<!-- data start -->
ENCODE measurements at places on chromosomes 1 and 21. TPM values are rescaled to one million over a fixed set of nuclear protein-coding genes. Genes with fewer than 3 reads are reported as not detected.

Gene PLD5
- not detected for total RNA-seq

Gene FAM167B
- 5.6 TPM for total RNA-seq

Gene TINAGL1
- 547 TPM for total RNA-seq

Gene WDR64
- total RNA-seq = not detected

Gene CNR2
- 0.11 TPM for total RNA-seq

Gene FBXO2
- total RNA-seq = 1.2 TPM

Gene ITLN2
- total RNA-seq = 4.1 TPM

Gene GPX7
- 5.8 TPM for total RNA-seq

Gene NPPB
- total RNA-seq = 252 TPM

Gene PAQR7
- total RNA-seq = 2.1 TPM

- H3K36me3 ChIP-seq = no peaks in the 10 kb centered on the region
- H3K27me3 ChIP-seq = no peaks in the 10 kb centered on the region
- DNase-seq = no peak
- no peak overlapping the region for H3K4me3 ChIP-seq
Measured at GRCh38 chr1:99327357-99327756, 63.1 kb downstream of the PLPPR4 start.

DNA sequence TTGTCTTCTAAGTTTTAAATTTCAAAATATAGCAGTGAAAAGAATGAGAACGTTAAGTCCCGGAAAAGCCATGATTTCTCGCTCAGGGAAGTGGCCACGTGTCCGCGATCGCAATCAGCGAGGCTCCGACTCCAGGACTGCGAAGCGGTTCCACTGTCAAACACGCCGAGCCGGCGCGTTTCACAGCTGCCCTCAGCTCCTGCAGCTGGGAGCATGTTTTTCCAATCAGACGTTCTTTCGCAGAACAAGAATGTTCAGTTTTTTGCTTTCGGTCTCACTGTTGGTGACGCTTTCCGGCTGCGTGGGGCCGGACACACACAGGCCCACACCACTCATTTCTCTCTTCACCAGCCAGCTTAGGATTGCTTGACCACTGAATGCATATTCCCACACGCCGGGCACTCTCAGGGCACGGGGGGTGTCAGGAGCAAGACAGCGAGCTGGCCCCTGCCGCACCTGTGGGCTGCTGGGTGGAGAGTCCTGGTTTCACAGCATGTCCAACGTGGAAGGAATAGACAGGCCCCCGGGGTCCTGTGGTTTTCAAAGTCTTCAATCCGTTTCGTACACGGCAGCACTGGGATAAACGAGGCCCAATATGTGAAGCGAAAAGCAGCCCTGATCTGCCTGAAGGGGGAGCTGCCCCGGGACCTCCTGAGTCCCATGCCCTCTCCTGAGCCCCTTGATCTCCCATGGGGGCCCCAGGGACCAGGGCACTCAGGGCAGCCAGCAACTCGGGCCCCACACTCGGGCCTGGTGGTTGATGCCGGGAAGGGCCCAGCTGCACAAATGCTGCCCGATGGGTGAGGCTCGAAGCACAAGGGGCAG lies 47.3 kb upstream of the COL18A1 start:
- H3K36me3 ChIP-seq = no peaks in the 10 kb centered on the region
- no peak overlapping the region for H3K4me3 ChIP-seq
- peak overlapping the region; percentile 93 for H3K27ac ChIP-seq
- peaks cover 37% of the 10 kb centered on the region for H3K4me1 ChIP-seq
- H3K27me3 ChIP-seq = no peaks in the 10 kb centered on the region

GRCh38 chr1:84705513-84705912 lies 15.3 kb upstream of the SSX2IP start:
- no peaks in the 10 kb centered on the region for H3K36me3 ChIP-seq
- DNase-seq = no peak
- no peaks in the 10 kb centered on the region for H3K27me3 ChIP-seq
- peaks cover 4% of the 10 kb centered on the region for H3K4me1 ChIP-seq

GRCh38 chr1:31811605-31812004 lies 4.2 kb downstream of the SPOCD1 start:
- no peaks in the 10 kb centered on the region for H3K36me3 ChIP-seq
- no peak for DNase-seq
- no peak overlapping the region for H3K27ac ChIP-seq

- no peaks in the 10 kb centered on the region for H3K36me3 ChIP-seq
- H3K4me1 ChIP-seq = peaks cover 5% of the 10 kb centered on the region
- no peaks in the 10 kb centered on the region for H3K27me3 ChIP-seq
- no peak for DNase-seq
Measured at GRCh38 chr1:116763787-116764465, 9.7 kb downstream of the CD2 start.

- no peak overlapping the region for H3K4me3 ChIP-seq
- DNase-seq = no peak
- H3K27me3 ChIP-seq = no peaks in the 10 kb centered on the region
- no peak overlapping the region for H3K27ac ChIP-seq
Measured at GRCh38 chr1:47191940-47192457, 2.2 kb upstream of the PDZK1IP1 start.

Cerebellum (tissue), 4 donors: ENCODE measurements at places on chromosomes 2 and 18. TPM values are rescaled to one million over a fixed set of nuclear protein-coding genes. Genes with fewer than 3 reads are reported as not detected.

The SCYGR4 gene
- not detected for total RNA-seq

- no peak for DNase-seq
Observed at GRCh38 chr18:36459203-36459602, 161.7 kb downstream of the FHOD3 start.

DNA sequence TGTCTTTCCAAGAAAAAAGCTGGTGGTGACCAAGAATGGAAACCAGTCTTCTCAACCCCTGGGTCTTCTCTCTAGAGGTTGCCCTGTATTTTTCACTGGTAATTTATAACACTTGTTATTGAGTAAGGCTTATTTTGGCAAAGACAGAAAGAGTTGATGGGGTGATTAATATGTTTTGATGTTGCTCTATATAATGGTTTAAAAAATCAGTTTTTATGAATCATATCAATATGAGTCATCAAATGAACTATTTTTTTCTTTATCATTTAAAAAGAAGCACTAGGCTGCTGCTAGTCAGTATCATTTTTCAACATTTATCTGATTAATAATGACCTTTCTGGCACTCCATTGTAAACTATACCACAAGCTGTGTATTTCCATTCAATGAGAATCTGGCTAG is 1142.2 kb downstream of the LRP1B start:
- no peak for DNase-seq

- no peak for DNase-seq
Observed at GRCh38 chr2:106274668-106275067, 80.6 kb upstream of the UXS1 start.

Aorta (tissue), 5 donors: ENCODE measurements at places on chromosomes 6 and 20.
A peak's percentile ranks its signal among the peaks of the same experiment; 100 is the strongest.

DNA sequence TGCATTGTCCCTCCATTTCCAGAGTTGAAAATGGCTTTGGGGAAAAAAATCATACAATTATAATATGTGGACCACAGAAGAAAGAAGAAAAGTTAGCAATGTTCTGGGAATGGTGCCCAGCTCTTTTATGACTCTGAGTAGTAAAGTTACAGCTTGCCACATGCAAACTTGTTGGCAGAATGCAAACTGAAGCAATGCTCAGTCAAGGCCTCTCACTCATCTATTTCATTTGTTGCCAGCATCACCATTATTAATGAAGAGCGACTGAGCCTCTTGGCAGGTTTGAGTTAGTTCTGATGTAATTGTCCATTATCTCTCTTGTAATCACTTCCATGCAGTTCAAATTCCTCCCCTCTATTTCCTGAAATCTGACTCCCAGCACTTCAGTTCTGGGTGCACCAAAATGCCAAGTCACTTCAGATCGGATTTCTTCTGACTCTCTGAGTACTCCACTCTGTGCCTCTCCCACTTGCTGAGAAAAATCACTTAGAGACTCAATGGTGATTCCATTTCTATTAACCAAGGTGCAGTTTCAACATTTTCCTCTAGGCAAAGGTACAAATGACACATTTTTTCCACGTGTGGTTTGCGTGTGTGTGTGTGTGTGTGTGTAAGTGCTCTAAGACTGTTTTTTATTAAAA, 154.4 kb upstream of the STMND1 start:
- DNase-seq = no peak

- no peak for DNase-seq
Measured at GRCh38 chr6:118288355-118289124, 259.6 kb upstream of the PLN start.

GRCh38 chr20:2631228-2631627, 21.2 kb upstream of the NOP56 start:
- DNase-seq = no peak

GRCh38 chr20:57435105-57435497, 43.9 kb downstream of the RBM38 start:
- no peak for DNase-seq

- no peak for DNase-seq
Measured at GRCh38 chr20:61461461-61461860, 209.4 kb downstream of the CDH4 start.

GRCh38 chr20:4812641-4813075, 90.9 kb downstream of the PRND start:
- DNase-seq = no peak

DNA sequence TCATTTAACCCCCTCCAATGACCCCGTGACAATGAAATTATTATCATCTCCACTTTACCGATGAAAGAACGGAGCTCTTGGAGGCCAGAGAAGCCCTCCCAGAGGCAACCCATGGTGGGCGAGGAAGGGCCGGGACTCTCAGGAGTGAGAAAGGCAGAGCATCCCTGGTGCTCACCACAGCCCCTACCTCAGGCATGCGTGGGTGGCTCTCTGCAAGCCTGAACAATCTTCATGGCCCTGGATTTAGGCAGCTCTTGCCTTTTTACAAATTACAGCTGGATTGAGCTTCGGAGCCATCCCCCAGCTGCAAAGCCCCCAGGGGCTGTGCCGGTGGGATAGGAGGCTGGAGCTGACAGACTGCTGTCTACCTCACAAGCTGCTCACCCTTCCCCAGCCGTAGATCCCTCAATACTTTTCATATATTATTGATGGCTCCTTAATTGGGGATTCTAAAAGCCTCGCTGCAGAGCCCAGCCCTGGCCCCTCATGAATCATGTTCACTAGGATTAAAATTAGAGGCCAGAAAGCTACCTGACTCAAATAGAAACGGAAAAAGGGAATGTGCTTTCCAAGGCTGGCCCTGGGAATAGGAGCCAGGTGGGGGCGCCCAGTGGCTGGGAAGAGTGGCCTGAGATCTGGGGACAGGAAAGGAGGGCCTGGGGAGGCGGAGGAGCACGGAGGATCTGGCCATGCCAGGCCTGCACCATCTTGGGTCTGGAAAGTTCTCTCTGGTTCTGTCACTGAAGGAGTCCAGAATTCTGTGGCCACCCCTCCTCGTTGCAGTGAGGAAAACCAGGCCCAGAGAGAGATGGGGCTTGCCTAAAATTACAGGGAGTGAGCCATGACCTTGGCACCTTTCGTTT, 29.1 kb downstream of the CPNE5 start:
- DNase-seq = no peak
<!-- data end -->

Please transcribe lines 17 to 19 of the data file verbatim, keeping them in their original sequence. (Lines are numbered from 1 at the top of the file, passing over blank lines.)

- 5.8 TPM for total RNA-seq

Gene NPPB
- total RNA-seq = 252 TPM